Law changed to make international adoption easier

International adoption - 129 children were adopted from overseas in the last financial year.
International adoption - 129 children were adopted from overseas in the last financial year. 

Parents adopting children from Taiwan, South Korea and Ethiopia will have the adoptions automatically recognised under Australian law, thanks to changes announced today.

Actress and tireless adoption campaigner Deborra-Lee Furness says she is "thrilled" about the amendments which will cut the red tape faced by families.

Furness said the announcement by Prime Minister Tony Abbott will encourage more Australian families to pursue overseas adoption.

Deborra-Lee Furness has campaigned tirelessly for changes to adoption law in Australia.
Deborra-Lee Furness has campaigned tirelessly for changes to adoption law in Australia. Photo: Janie Barrett

''This will change the trajectory of so many children's lives,'' Furness told the Nine Network.

"People were so intimidated by it that a lot of people didn’t even start. Now families that want to go through the process won’t be scared off by it and hopefully they’ll be supported."

The changes make it more straight-forward to adopt from countries with which Australia has a bilateral adoption agreement. Before this parents have had to wait as long as 12 months to have their adoptions recognised in Australia, even after they had completed the adoption process in a child's home country.

''We are going to cut that red tape out so it's going to be much, much easier for dozens of families every year to adopt from South Korea and Taiwan,'' Abbott told the Nine Network when announcing the changes. ''What could be better than giving an orphan child the love of parents?"

The move will also resolve adoption roadblocks for Australian families who signed up for the Ethiopian Program, which closed in June 2012, before families had finalised their adoptions.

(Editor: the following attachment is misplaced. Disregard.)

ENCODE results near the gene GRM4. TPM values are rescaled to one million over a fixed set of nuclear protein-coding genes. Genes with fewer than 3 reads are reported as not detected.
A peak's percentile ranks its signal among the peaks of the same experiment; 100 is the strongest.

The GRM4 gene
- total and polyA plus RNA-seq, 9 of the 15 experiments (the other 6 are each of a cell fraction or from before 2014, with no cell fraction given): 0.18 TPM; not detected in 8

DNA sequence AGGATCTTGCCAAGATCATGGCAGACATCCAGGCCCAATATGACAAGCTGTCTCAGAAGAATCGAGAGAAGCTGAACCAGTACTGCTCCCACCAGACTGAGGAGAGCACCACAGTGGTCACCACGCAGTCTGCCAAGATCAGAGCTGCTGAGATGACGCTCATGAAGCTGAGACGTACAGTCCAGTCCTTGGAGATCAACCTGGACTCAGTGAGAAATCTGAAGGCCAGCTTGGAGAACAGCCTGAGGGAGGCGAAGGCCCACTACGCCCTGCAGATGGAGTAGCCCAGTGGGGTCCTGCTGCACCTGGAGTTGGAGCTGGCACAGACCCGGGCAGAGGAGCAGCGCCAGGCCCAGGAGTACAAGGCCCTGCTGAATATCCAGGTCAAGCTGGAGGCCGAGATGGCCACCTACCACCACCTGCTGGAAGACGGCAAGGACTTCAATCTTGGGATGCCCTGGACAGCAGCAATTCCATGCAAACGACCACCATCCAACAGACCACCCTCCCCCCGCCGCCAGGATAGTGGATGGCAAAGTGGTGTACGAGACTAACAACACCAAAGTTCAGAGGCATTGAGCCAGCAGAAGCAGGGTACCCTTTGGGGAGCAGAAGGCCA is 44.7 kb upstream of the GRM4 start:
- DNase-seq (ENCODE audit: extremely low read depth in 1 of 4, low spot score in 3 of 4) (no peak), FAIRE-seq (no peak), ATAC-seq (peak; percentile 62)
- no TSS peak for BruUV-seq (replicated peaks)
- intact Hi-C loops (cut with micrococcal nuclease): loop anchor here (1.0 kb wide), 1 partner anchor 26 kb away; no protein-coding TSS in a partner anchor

Furness, who founded National Adoption Awareness Week, is a globally recognised adoption advocate. Bureaucratic hurdles around Australia's adoption process have been a key focus of her advocacy, and she has told how red tape involved in Australia led her and superstar husband Hugh Jackman to adopt their children Oscar and Ava through the more straightforward United States system.


"Everyone realises this is a no-brainer,'' Furness said yesterday. "We have children who need families, families that desperately want to parent kids." 

According to Australian Institute of Health and Welfare figures, 339 children were adopted in Australia in the last financial year, with 129 adopted from overseas and 210 adopted locally, while the Sydney Morning Herald reports that in 2012, 40 per cent of inter-country adoptions to Australia were from Taiwan and South Korea.  

There has been a 77 per cent decline in adoptions over the past 25 years.

Mr Abbott announced he would streamline adoption processes last December at an event with Furness and Jackman.

"There are millions of children in orphanages overseas who would love to have parents," Mr Abbott said at the time. "And thousands of those, maybe even tens of thousands of those could come to Australia. And we need to make it easier for that to happen."

Mr Abbott said that "for too long, adoption has been in the too-hard basket".

"For too long this has been a policy no-go zone," he said. "That must change ... And it will change within 12 months."

While the government has flagged further changes to come, today's announcement will be a welcome relief to parents who have started their adoption journey.